A terrible way to forecast the 2016 contest is to gauge whose supporters are the loudest. Presidential elections are not decided by partisans or ideologues.
The arithmetic is pretty simple: 41% of voters in the 2012 presidential election described themselves as moderates, and 29% as independents. Almost all Republicans (93%) and self-described conservatives (82%) voted for Mitt Romney, but that wasn’t enough. Even if Mr. Romney had won every Republican or conservative voter, it still wouldn’t have been enough.
Because there are roughly 5% more Democrats than Republicans, the GOP needs a solid majority of independents to win a national election. In 2012 Mitt Romney outpolled Barack Obama among independents, 50% to 45%. But that didn’t take him across the electoral college finish line.
It is safe to predict that the proportions that held in 2012 will be about the same this year. About two-thirds of the voters will not be Republicans. Thus it is vital to pay early attention to how each of the candidates is doing among independents. A long, drawn-out primary that forces candidates to make strong appeals to the party’s ideological base can hurt the eventual nominee in November.
There are two ways that we can measure how independents see the Republican contenders. On the positive side, we can ask whether voters hold favorable views about a candidate. Or, on the negative side, we can ask whether they would rule out voting for a candidate. Those White House hopefuls with high favorability ratings among swing voters have good prospects for winning a general election. Those whom independents and moderates say they would not even consider supporting start with a deep, probably insurmountable, deficit.
The Internet polling organization YouGov has been tracking, since May 2015, a sample of 5,000 Americans, who have been asked roughly every six weeks about the presidential race. Although Donald Trump is leading in GOP primary polls, his ratings among independents are the worst of any candidate in the field.
In YouGov’s three most recent surveys, Mr. Trump was viewed “very unfavorably” by an average of 43% of independents. How does he fare among moderate voters? In August, only 17% of moderates had a “very favorable” opinion of him; 47% had a “very unfavorable” opinion. Those figures have hardly budged since.
Ted Cruz doesn’t do much better. Only 13% to 16% of independents had a very favorable view of him in YouGov’s three most recent surveys; 28% to 32% viewed him very unfavorably. Among moderates, almost no one (6% to 7%) feels “very favorable” about Mr. Cruz; many (28% to 35%) feel “very unfavorable.”
The problem for Messrs. Trump and Cruz is not that voters don’t know who they are. Mr. Trump started out with nearly everyone being able to rate him; only about 5% said they didn’t know or didn’t have an opinion. As for Mr. Cruz, in June about a quarter of independents did not know enough about him. But over the past six months that figure has dropped to 4%—and most of those voters moved into the “unfavorable” camp. Not a good sign.
Already, large proportions of independents and moderates say that they have made up their minds about the two Republican front-runners. A full 58% of moderates and 51% of independents told YouGov in December that they “would never vote for” Mr. Trump. The figures are a little better for Mr. Cruz, but still about half of moderates (47%) and almost as many independents (41%) say they would never pull the lever for him.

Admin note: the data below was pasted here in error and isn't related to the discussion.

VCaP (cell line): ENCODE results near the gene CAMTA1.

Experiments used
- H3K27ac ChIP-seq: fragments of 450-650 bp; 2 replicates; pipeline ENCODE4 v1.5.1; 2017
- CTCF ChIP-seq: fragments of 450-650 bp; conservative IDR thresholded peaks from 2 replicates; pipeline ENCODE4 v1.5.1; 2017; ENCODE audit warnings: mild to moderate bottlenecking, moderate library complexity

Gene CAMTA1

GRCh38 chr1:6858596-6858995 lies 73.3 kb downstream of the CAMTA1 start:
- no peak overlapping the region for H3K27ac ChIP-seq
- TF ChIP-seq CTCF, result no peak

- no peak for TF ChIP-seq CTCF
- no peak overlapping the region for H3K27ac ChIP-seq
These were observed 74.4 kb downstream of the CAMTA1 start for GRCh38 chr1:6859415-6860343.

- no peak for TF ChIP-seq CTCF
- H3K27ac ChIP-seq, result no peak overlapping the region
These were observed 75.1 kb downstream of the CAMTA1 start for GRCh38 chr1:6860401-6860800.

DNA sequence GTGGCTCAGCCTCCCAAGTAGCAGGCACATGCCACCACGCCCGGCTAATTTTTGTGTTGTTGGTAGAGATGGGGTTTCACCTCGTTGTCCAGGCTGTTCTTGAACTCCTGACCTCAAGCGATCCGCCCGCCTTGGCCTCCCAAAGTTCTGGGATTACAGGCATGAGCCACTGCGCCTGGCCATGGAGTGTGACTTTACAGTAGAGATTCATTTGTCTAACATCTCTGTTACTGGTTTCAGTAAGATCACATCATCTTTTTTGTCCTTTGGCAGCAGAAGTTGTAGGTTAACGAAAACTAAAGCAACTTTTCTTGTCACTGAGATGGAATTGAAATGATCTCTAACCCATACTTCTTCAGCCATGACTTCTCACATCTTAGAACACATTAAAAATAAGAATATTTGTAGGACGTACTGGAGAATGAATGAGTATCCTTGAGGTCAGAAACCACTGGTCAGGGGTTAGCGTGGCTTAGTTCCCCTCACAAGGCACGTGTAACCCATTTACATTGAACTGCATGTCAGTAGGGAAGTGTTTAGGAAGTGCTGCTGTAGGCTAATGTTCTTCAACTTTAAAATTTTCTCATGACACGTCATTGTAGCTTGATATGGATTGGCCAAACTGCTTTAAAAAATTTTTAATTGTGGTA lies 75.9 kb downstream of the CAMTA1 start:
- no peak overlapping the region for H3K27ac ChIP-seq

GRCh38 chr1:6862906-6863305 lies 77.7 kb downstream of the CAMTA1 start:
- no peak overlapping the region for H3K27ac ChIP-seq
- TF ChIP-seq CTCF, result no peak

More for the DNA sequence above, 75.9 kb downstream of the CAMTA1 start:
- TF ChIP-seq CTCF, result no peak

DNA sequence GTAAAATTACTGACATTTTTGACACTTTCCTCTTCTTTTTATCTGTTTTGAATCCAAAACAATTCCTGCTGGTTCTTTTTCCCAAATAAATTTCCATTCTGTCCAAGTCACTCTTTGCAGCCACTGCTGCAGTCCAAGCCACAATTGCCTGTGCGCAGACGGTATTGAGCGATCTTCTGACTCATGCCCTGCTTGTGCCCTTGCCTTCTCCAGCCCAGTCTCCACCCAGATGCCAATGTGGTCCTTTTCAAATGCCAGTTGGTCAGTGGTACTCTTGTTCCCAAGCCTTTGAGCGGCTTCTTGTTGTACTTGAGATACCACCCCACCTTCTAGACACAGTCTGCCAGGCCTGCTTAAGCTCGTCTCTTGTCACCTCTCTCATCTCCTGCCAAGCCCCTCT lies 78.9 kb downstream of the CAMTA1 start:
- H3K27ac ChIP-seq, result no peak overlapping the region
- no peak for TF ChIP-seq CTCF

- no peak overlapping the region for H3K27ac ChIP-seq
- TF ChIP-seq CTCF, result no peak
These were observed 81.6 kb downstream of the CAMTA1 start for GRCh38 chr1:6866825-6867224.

How can anyone, under the circumstances, expect either of these two to win a general election? For the GOP to regain the White House, it will have to do much better, particularly given Hillary Clinton’s better ratings. In December, 48% of moderates said they would consider voting for Mrs. Clinton—a full 16 percentage points better than Mr. Trump and 22 points better than Mr. Cruz.
Many of the other Republicans running for the 2016 nomination beat Mrs. Clinton’s numbers, and unlike Mr. Trump, none starts with more than half of swing voters unwilling to consider him. Marco Rubio is the most competitive among independents: 37% said in December that they would consider voting for him; only 32% ruled him out. All the other GOP candidates are under water. Forty-seven percent of independents said they would never vote for Jeb Bush, and 43% said the same about Chris Christie.
Moderates are a little harder on the GOP contenders. Mr. Rubio again comes in first: 35% would consider voting for him, and 36% wouldn’t. Thirty-five percent of moderates would also consider voting for Mr. Bush and Mr. Christie, but their negatives are much higher: 48% have ruled out Mr. Bush, and 44% Mr. Christie.
The candidate with the lowest negatives among swing voters is John Kasich: Only 30% of moderates and independents say they would never vote for him. The problem for Mr. Kasich is that about a fifth of these voters say they have never heard of him.
With a large field, the percentage of people who say they intend to vote for a candidate is less relevant than the percentage who say they will not vote for him. By this measure, the current GOP front-runners are doing very badly. As the Iowa caucus and New Hampshire primary approach, Republicans may want to consider this if they are serious about one of their own becoming president.
Mr. Brady is a professor of political economy in the Stanford University Graduate School of Business and a senior fellow at the Hoover Institution.